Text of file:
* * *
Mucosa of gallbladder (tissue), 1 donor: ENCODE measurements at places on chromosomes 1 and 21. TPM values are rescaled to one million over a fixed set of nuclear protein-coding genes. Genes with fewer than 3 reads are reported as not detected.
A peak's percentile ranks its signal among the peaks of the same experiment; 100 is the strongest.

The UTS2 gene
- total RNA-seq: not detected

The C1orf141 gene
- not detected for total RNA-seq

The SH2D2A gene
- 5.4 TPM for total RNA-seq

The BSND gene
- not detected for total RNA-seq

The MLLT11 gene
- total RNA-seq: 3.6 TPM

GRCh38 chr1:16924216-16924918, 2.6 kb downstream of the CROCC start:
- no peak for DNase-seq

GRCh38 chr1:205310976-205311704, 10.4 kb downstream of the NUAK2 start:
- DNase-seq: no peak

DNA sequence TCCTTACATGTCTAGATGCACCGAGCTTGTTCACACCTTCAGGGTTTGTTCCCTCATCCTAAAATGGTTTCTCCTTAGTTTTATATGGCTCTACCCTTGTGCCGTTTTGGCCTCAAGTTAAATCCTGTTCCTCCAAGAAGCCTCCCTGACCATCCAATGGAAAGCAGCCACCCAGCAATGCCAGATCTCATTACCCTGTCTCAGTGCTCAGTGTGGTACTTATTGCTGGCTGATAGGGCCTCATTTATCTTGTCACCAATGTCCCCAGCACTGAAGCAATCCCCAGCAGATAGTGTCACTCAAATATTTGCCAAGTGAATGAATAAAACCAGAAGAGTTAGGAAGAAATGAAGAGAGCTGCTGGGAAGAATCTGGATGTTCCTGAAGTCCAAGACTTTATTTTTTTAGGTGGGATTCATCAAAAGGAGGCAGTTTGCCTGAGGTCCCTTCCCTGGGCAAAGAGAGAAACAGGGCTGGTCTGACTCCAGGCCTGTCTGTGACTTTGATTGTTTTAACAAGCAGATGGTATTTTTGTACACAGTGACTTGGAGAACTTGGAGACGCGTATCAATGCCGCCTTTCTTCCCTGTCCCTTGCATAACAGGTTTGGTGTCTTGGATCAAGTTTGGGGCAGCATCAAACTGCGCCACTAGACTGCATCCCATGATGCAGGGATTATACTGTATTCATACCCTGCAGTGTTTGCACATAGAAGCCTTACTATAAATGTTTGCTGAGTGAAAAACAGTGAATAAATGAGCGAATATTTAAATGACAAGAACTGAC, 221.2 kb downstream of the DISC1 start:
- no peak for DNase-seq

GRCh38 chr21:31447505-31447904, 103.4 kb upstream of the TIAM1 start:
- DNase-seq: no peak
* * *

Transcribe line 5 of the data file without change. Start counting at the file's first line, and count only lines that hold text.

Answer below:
The C1orf141 gene